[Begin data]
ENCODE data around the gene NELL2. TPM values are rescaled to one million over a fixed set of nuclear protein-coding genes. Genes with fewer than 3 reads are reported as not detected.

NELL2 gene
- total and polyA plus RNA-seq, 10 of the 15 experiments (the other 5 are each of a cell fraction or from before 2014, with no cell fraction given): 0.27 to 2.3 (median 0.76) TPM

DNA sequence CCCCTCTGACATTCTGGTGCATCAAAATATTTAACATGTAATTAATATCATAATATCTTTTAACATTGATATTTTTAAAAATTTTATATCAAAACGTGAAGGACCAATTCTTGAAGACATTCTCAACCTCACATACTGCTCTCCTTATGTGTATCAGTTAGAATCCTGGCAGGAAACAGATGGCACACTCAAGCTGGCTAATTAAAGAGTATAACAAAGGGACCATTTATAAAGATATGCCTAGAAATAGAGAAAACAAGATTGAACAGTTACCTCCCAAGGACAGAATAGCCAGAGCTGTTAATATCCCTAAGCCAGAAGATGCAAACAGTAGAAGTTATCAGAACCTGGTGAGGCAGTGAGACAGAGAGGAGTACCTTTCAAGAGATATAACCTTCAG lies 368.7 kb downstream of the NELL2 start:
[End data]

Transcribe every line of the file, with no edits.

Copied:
ENCODE data around the gene NELL2. TPM values are rescaled to one million over a fixed set of nuclear protein-coding genes. Genes with fewer than 3 reads are reported as not detected.

NELL2 gene
- total and polyA plus RNA-seq, 10 of the 15 experiments (the other 5 are each of a cell fraction or from before 2014, with no cell fraction given): 0.27 to 2.3 (median 0.76) TPM

DNA sequence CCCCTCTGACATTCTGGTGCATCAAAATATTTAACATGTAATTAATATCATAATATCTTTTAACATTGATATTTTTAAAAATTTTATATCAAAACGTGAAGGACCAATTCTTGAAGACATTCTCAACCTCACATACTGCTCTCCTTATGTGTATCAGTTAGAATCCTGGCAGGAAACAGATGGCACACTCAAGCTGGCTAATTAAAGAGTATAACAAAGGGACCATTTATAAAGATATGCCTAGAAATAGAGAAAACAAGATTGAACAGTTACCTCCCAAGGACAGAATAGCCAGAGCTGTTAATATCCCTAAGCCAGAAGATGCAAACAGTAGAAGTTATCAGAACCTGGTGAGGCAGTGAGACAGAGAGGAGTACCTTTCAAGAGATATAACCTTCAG lies 368.7 kb downstream of the NELL2 start: